Contact Rich Feller

STEM-Centric Career Assessments

girl engineer is a great resource for middle school girls to begin exploring and getting excited about careers in engineering. Students can browse engineering fun facts, bios of women professionals who love their work, and even “try on a career” in engineering that fits their individual interests and talents. Do your students already know they want to go into engineering? Direct them to the “How To Get There” section of the website for tips and resources to prepare them for a fulfilling career as an engineer.

jane goodall

There are many reasons why increasing women’s interest and retention in STEM careers is a huge focus for today’s society. This article points out yet another detriment to having STEM fields dominated by men: the issue of allocation of resources.  “What we think of as “science problems” affect everyone—children, women, and men. However, what science decides to solve and for whom things are designed have a lot to do with who’s doing the scientific inquiry.” Research has shown that women tend to endorse higher communal goals whereas men tend to endorse greater agentic goals at work. Thus, these goals influence the type of scientific research that being conducted. Read more of this article to get a snapshot of how the current research topics are expected to shift as more women join and influence STEM fields.


Interested in creating a program where young girls are excited about participating in science and math? Techbridge’s after-school program called FabLab allows young girls the space to dream and create though hands-on projects like taking apart lawn mowers to building biomass-burning stoves for families across the world. “Every day, everybody gets to make something. It’s very exciting for them,” reports director Sherry Lassiter. Watch this video to see interviews with the girls in FabLab to see how it has affected their interest in pursuing STEM Careers.


The Iron Sister’s campaign is a global movement bringing women together from all around the world to encourage and support each other’s STEM successes. “We all share a passion for what we do, and we are united by a deeply held belief that we can use innovations in STEM fields to change the world for the better — because one of life’s greatest rewards is to do well by doing good.” Click here to read more about the power of women supporting women and discover how you can get involved.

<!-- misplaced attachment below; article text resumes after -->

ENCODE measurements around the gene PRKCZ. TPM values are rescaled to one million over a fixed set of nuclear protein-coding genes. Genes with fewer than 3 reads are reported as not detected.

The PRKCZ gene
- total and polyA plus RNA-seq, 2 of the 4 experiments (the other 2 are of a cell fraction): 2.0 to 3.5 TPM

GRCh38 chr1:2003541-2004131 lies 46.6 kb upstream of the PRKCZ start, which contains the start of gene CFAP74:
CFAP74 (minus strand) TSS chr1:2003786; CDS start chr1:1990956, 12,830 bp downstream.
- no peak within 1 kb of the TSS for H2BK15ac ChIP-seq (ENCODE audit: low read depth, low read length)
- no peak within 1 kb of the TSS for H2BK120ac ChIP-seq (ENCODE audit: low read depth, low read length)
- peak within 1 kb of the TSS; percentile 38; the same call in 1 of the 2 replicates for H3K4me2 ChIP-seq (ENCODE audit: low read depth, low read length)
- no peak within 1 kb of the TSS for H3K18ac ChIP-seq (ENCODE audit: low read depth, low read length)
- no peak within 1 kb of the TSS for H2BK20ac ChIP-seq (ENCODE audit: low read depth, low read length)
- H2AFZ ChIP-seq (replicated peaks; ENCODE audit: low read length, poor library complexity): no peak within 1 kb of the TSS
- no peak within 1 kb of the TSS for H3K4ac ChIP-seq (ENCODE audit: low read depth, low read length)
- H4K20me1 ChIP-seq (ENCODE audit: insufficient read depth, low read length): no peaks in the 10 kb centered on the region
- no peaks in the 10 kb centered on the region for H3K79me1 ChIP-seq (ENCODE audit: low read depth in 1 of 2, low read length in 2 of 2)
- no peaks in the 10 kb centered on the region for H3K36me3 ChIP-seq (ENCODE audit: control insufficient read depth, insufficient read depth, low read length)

scientific leader

What a better way to learn about how to help kids reach their potential than to turn to scientific evidence that is 45-years in the making. The Study of Mathematically Precocious Youth (SMPY) is the longest-running longitudinal survey – consisting of over 5,000 participants whom have gone on to become high achieving scientists. Although over 400 papers and several books are published from this abundant resource, this article provides a great summary of some of the key insights into how to spot and develop individual’s talent for STEM careers.

working mom

Women report feeling torn between having a career and staying home to take care of their children. Many describe a sense of guilt for leaving their children with childcare workers in order to work full-time. However, current research suggests that being a working mom poses several benefits for children. “Women whose moms worked outside the home are more likely to have jobs themselves, are more likely to hold supervisory responsibilities at those jobs, and earn high wages than women whose mothers stayed home full time”. Read more of Kathleen McGinn and colleagues’ research findings here.


The results are in. Stack Overflow’s annual web developer survey found that 10% of the respondents identified as women. While this is still an incredibly low number, the percentage increased 3.4% in the last year. But what does this mean for you? If you’re a woman interested in entering the field of technology, the field looks to be moving toward greater equal representation. This is particularly evident in the statistic that out of all the women surveyed, the majority of women reported that they had been coding for less than a year, indicating that the pool of female developers is growing! So, don’t wait. It’s never too late to join the thousands of women learning to code!

Click here to view Stock Overflow’s annual developer survey.


Research highlights the presence of women role models as a potential predictor of women pursuing STEM careers. With fewer women employed in higher positions in science, technology, engineering, and math, it can be tricky for young girls to find role models with whom they identify with.

This webpage, “NASA Women of STEM” is an excellent resource for young women to hear stories from women employed in top-level careers in science, technology, engineering, and mathematics. Click on the photos of each woman to read about their personal story, and how they are making a meaningful difference solving some of our world’s most relevant issues. So why not shoot for the moon when determining your career path? If these powerful women of NASA got there, you can too!